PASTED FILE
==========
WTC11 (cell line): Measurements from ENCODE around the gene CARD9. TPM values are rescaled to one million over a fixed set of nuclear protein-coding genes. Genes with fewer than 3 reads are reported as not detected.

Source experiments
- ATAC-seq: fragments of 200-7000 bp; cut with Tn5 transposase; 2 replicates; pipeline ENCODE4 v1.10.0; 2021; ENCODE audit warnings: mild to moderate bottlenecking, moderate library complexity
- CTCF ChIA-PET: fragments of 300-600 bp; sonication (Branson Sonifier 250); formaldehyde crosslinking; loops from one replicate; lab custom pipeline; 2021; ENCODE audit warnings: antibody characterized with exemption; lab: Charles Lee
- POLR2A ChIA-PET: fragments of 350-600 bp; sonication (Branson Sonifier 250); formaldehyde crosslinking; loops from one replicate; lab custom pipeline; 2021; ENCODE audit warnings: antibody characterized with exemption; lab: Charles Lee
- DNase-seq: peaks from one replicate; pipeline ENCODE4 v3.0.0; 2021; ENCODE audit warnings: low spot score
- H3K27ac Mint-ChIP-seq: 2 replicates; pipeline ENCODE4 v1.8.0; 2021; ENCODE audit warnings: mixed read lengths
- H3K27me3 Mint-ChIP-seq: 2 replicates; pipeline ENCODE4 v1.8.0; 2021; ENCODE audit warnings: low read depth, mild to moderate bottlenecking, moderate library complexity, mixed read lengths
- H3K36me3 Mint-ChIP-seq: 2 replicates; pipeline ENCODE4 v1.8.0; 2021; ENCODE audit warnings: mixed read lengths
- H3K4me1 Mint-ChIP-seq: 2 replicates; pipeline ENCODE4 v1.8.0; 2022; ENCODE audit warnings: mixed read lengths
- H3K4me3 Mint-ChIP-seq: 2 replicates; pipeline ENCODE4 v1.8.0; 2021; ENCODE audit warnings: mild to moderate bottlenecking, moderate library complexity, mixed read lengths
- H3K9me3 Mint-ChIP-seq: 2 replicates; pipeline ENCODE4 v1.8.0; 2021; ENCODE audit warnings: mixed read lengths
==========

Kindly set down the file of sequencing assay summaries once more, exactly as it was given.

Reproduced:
WTC11 (cell line): Measurements from ENCODE around the gene CARD9. TPM values are rescaled to one million over a fixed set of nuclear protein-coding genes. Genes with fewer than 3 reads are reported as not detected.

Source experiments
- ATAC-seq: fragments of 200-7000 bp; cut with Tn5 transposase; 2 replicates; pipeline ENCODE4 v1.10.0; 2021; ENCODE audit warnings: mild to moderate bottlenecking, moderate library complexity
- CTCF ChIA-PET: fragments of 300-600 bp; sonication (Branson Sonifier 250); formaldehyde crosslinking; loops from one replicate; lab custom pipeline; 2021; ENCODE audit warnings: antibody characterized with exemption; lab: Charles Lee
- POLR2A ChIA-PET: fragments of 350-600 bp; sonication (Branson Sonifier 250); formaldehyde crosslinking; loops from one replicate; lab custom pipeline; 2021; ENCODE audit warnings: antibody characterized with exemption; lab: Charles Lee
- DNase-seq: peaks from one replicate; pipeline ENCODE4 v3.0.0; 2021; ENCODE audit warnings: low spot score
- H3K27ac Mint-ChIP-seq: 2 replicates; pipeline ENCODE4 v1.8.0; 2021; ENCODE audit warnings: mixed read lengths
- H3K27me3 Mint-ChIP-seq: 2 replicates; pipeline ENCODE4 v1.8.0; 2021; ENCODE audit warnings: low read depth, mild to moderate bottlenecking, moderate library complexity, mixed read lengths
- H3K36me3 Mint-ChIP-seq: 2 replicates; pipeline ENCODE4 v1.8.0; 2021; ENCODE audit warnings: mixed read lengths
- H3K4me1 Mint-ChIP-seq: 2 replicates; pipeline ENCODE4 v1.8.0; 2022; ENCODE audit warnings: mixed read lengths
- H3K4me3 Mint-ChIP-seq: 2 replicates; pipeline ENCODE4 v1.8.0; 2021; ENCODE audit warnings: mild to moderate bottlenecking, moderate library complexity, mixed read lengths
- H3K9me3 Mint-ChIP-seq: 2 replicates; pipeline ENCODE4 v1.8.0; 2021; ENCODE audit warnings: mixed read lengths